How France's far-right National Rally finally hooked the women's vote

It came as little surprise when Marine Le Pen's National Rally (RN) won the 9 June European parliamentary elections in France, but the number of women backing the anti-immigration party – up 10 percent since 2019 – is a turnabout. Have women found a voice in the RN or are they, as some feminists suggest, being duped?

Almost as many women as men voted for RN candidate Jordan Bardella in the European polls – 30 percent compared to 32 percent, according to a recent Ipsos survey.

“It’s unprecedented,” says Erwan Lecœur, a sociologist specialising in the far right, and it marks the end of the “radical right gender gap”.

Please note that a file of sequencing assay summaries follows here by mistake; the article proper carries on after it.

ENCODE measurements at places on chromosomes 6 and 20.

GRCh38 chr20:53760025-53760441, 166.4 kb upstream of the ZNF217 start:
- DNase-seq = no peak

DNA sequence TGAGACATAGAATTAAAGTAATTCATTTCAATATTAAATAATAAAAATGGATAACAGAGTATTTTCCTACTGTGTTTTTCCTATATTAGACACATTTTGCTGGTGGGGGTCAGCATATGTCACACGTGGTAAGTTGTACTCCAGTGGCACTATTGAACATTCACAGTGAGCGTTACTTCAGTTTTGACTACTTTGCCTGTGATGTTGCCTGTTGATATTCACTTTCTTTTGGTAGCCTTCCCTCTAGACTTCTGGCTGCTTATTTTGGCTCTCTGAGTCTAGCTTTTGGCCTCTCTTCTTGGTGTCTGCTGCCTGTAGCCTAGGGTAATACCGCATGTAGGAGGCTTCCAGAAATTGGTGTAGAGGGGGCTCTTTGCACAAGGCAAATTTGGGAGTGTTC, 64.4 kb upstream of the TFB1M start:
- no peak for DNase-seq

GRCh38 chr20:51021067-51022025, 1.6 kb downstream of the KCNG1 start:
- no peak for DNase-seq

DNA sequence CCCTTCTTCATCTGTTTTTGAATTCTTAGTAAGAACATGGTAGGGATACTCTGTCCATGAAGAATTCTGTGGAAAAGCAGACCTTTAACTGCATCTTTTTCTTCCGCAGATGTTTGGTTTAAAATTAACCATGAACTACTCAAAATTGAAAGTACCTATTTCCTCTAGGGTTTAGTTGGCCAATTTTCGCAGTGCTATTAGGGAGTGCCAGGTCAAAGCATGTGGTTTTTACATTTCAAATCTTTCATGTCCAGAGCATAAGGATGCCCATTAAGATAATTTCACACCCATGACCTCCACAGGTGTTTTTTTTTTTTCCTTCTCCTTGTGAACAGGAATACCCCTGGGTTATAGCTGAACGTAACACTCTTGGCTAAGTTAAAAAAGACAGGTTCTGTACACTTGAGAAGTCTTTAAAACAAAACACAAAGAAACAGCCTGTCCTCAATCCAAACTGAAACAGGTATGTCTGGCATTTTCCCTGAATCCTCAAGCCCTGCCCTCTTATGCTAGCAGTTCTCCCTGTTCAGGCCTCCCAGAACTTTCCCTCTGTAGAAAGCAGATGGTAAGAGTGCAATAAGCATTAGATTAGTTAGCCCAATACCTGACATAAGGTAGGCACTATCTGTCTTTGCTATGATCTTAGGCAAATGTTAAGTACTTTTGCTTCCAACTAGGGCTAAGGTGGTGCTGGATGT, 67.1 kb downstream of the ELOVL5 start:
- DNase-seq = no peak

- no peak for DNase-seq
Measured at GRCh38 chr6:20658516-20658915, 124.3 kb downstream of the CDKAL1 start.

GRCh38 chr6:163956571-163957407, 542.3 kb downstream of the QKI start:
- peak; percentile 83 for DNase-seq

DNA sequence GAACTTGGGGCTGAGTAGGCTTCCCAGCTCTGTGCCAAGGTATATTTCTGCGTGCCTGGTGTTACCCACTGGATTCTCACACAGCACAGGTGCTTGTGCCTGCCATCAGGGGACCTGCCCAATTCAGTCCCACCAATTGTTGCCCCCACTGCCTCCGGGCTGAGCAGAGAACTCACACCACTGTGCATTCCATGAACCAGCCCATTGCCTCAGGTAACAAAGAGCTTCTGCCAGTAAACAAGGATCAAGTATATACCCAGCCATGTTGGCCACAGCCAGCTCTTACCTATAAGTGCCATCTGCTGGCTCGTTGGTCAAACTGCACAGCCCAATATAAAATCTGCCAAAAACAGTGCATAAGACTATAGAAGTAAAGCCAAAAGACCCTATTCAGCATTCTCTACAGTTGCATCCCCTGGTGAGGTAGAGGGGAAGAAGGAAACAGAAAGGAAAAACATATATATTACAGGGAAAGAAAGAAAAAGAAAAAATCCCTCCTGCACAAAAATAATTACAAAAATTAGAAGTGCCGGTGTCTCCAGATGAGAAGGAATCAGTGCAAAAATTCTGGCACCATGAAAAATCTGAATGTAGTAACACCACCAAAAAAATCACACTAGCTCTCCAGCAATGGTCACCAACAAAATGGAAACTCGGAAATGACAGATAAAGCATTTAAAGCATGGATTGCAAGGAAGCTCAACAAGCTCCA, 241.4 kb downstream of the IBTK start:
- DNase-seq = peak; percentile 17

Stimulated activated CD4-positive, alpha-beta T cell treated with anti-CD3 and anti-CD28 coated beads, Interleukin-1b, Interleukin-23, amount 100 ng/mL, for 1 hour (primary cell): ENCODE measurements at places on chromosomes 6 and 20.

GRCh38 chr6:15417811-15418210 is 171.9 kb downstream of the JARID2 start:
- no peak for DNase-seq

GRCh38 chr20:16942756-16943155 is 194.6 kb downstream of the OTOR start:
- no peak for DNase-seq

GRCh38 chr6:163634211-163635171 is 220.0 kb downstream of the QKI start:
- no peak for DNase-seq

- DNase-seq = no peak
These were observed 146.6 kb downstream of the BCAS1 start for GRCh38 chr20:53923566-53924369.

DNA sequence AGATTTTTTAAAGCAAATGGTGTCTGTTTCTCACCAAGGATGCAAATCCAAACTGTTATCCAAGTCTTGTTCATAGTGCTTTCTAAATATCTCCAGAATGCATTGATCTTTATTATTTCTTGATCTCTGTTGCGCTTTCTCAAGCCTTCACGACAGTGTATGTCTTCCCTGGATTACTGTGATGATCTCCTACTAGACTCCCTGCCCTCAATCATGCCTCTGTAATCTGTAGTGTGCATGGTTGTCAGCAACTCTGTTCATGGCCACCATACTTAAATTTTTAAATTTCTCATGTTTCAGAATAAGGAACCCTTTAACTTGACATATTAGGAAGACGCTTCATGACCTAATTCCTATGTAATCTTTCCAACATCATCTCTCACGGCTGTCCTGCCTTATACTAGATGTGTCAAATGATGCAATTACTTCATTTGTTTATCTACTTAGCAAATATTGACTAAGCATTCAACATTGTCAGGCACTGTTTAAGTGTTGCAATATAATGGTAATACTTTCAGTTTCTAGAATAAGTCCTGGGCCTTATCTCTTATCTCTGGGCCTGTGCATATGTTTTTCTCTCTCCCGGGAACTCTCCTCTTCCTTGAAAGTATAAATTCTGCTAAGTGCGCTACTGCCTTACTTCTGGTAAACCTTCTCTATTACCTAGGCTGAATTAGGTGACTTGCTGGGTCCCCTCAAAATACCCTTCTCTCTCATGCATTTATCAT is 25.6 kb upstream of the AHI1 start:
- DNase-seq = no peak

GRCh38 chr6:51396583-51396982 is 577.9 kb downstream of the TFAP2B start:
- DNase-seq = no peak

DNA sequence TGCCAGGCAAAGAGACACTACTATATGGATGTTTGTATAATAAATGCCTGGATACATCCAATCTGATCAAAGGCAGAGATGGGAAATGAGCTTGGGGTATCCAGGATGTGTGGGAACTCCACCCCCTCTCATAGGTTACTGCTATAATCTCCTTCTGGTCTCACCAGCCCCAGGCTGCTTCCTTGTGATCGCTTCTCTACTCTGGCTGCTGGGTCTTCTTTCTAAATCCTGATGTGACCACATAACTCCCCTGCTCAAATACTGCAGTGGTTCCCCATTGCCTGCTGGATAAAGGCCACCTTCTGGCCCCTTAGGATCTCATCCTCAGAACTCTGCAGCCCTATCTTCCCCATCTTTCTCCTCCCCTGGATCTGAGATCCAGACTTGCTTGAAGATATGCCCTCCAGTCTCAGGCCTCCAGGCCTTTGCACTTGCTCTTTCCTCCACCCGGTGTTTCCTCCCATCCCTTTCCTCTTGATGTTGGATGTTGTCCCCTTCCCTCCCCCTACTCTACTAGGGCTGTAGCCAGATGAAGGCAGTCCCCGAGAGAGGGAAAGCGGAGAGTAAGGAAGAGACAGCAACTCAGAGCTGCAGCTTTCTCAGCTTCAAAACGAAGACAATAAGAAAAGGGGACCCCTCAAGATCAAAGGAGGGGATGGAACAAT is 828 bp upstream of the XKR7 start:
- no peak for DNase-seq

For decades women were less inclined to vote for the far right and one explanation was socio-economic. More likely to be dependent on welfare, women tended to favour leftist parties that traditionally defended a generous benefit system along with women’s rights.

In 2002 when the xenophobic, anti-Semitic leader of the then National Front, Jean-Marie Le Pen, made it through to the presidential runoff, he secured only 11 percent of the women’s vote, compared to 26 percent of men.

The change began slowly but surely when Marine Le Pen took over the party in 2011 and started rebranding its image. She ditched some of the old men for younger ones, denounced anti-Semitism and had an openly gay deputy at her side.

But the main reason is Le Pen’s programme.

Read more on RFI English

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